I just started playing with fparsec which is a parser combinatorics library that lets you create chainable parsers to parse DSL’s. After having built my own parser, lexer, and interpreter, playing with other libraries is really fun, I like seeing how others have done it. Unlike my mutable parser written in C#, with FParsec the idea is that it will encapsulate the underlying stream state and result into a parser object. Since F# is mostly immutable, this is how the underlying modified stream state gets captured and passed as a new stream to the next parser. I actually like this kind of workflow since you don’t need to create a grammar which is parsed and creates code for you (which is what ANTLR does). There’s something very appealing to have it be dynamic.
As a quick example, I was following the tutorial on the fparsec site and wanted to understand how to capture a value to store in a discriminated union. For example, if I have a type
type Token = | Literal of string
How do I get a
All of the examples I saw never looked to instantiate that. After a bit of poking around I noticed that they were using the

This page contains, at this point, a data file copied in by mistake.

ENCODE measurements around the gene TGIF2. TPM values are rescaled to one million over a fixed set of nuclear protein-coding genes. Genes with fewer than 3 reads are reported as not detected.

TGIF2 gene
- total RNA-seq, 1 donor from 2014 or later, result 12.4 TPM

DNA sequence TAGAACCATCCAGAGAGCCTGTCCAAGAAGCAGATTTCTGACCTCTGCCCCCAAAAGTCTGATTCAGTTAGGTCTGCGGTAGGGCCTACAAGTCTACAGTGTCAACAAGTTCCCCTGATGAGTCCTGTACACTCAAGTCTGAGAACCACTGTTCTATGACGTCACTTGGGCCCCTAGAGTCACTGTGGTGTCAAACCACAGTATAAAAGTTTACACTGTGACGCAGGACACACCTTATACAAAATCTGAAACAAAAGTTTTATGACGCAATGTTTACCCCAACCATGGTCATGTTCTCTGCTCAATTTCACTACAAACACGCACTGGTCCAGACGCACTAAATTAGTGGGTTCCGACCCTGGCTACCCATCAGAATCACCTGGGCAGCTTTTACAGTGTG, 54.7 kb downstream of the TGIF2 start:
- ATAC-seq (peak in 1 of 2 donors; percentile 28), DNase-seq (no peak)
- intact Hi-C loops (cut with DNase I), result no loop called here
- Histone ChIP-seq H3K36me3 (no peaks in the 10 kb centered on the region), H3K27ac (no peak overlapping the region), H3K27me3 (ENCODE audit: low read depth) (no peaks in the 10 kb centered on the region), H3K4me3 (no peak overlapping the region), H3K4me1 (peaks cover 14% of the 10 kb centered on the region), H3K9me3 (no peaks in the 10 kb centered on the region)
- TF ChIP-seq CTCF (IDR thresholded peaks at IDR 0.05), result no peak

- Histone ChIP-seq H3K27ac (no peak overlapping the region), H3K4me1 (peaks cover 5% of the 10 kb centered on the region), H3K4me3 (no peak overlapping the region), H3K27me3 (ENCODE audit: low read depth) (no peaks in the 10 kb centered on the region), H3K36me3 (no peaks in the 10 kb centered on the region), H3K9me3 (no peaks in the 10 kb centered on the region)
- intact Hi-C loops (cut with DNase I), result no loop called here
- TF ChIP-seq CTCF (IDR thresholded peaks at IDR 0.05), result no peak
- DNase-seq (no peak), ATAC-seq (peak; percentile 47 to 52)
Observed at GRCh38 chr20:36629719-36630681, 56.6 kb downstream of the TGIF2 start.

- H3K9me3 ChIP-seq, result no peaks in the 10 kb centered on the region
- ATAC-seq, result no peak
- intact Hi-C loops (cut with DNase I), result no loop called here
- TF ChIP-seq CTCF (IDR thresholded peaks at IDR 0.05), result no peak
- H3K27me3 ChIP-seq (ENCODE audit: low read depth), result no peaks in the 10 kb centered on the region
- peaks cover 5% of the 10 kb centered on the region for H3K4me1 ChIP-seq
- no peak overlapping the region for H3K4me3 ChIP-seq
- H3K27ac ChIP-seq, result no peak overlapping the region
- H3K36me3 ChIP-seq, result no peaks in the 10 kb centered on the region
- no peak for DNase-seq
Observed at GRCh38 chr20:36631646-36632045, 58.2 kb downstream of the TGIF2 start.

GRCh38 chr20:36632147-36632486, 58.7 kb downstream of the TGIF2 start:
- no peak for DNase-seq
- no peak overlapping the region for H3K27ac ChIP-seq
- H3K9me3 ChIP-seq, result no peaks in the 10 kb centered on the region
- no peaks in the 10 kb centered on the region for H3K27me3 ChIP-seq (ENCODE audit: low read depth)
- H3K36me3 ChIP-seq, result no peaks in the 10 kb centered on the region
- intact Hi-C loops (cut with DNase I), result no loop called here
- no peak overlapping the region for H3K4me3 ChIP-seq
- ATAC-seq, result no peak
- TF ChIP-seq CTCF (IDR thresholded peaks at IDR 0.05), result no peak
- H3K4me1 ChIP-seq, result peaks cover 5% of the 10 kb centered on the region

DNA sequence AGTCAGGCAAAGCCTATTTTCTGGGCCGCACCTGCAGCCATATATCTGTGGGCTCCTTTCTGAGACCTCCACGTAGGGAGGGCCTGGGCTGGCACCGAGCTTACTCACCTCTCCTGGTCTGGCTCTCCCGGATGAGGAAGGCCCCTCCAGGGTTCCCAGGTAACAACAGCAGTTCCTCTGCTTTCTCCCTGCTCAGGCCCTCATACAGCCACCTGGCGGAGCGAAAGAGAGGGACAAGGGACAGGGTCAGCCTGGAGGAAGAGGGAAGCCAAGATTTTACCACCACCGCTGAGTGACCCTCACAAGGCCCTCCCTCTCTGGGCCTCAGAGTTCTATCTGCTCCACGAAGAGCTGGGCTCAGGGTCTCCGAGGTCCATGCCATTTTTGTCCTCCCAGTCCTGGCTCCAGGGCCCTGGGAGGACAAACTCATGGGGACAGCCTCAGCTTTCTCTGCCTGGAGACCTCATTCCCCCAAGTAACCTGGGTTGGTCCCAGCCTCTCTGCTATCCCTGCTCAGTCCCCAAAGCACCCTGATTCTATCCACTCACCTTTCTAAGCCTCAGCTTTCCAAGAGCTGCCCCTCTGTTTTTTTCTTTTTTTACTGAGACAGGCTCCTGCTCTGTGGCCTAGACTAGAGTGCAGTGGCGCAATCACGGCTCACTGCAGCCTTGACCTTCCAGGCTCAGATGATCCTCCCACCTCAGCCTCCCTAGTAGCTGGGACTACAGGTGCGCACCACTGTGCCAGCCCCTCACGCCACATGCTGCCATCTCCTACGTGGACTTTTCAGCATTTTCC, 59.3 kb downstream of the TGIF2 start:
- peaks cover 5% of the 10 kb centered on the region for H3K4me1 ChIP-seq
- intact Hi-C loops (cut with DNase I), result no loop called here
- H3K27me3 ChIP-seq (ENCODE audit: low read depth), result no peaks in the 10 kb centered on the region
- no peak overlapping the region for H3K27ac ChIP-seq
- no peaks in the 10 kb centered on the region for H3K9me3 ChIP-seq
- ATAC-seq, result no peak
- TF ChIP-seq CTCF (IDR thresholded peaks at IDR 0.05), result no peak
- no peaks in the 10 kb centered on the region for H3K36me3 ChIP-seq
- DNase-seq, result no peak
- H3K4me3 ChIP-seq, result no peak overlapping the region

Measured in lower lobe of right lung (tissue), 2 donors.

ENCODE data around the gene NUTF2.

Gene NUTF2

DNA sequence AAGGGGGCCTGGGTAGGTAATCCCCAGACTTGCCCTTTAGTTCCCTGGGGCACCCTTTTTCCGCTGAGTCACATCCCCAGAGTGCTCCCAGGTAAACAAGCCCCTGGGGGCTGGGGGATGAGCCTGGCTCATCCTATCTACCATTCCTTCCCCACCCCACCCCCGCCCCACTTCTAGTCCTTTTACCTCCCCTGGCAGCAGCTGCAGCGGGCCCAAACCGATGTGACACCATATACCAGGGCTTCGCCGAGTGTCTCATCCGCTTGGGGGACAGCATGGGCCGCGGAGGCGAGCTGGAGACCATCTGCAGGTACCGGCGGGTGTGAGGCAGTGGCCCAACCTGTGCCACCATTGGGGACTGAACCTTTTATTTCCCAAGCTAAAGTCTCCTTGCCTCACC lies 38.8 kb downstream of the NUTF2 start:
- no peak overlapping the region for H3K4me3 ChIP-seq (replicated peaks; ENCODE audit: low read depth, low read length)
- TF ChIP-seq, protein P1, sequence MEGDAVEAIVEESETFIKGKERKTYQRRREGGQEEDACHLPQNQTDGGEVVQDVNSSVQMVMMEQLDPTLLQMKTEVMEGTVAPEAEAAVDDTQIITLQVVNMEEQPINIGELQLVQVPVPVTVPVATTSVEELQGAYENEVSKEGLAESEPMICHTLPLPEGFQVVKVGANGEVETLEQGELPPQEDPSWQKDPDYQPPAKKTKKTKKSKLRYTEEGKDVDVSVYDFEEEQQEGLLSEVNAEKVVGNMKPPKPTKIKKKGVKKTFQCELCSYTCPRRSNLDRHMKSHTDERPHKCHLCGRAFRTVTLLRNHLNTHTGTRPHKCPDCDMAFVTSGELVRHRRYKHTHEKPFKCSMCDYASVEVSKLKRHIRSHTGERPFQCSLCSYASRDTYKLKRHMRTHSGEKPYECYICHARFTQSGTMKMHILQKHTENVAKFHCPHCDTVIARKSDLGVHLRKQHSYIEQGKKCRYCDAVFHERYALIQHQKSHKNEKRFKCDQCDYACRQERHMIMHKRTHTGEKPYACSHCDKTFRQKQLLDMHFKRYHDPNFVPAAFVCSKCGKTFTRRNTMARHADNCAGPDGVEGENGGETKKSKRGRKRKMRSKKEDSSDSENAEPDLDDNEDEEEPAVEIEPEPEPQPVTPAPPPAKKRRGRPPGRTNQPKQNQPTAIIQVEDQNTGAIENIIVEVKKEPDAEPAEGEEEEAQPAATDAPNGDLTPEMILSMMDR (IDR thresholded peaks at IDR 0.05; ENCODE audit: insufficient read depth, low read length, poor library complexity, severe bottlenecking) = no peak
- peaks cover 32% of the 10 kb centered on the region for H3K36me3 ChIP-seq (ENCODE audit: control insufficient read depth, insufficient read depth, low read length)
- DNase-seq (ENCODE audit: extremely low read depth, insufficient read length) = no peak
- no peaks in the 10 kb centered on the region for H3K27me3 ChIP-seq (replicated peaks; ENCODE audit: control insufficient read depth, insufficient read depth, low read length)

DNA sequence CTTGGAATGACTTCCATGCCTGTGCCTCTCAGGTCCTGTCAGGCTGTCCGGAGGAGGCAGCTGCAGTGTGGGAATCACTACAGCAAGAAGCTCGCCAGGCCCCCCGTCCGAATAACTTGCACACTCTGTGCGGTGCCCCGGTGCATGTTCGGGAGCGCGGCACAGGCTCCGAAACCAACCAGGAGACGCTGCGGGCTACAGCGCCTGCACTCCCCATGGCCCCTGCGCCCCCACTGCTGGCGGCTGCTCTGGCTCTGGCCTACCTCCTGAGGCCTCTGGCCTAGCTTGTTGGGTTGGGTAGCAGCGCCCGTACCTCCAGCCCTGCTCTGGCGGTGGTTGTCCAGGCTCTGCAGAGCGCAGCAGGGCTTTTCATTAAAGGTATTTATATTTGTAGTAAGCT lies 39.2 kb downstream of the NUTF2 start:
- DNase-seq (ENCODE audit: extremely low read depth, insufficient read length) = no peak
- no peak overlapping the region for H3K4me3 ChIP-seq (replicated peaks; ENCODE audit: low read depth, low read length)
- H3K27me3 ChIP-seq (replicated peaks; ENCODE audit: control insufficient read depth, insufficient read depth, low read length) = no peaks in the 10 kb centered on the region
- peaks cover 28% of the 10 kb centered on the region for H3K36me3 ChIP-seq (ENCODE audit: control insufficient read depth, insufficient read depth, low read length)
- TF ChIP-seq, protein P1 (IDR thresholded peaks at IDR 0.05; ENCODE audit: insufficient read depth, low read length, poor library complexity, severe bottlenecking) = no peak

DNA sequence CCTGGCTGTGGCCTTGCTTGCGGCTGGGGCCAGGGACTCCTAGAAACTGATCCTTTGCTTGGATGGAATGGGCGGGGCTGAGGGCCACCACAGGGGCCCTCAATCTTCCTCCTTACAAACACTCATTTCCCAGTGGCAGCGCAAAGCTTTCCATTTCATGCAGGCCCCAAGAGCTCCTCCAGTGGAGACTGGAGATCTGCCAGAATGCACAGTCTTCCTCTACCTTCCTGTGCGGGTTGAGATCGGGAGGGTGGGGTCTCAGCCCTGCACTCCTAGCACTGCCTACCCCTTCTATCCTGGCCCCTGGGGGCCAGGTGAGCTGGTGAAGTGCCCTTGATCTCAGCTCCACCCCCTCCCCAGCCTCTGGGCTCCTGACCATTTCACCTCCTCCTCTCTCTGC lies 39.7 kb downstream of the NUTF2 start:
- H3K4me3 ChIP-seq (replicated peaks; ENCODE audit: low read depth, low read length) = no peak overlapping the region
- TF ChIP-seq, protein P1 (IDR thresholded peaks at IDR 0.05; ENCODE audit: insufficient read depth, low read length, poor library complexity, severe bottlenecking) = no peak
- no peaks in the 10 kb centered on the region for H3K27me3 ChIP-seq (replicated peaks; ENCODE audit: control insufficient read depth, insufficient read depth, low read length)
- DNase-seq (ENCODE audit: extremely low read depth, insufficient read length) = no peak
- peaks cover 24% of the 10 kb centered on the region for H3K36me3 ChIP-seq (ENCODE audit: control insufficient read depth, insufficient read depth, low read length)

|>> syntax which is a function that is passed the result value of the capture. So when you do
pstring "foo" |>> Literal
You’ve invoked the constructor of the discriminated union similar to this:
let literal = "foo" |> Literal
Which is equivalent to
let literal = Literal("foo")
This is because most of the fparsec functions and overloads give you back a Parser type
type Parser<'TResult, 'TUserState> = CharStream<'TUserState> -> Reply<'TResult>
Which is just an alias for a function that takes a utf16 character stream that holds onto a user state and returns a reply that holds the value you wanted. If you look at charstream it looks similar to my simple tokenizer. The functions
>>% are all overloads that help you chain parsers and get your result back. If you are curious you can trace through their types here.
Now, if you don’t need to capture the result value and want to just create an instance of an empty union type then you can use the
>>% syntax which will let you return a result:
let Token = | Null let nullTest = pstring "null" >>% Null
There are a bunch of overloaded methods and custom operators with fparsec. For example
let Token = | Null let nullTest = stringReturn "null" Null
Is equivalent to the
It’s a little overwhelming trying to figure out how all the combinators are pieced together, but that’s part of the fun of learning something new.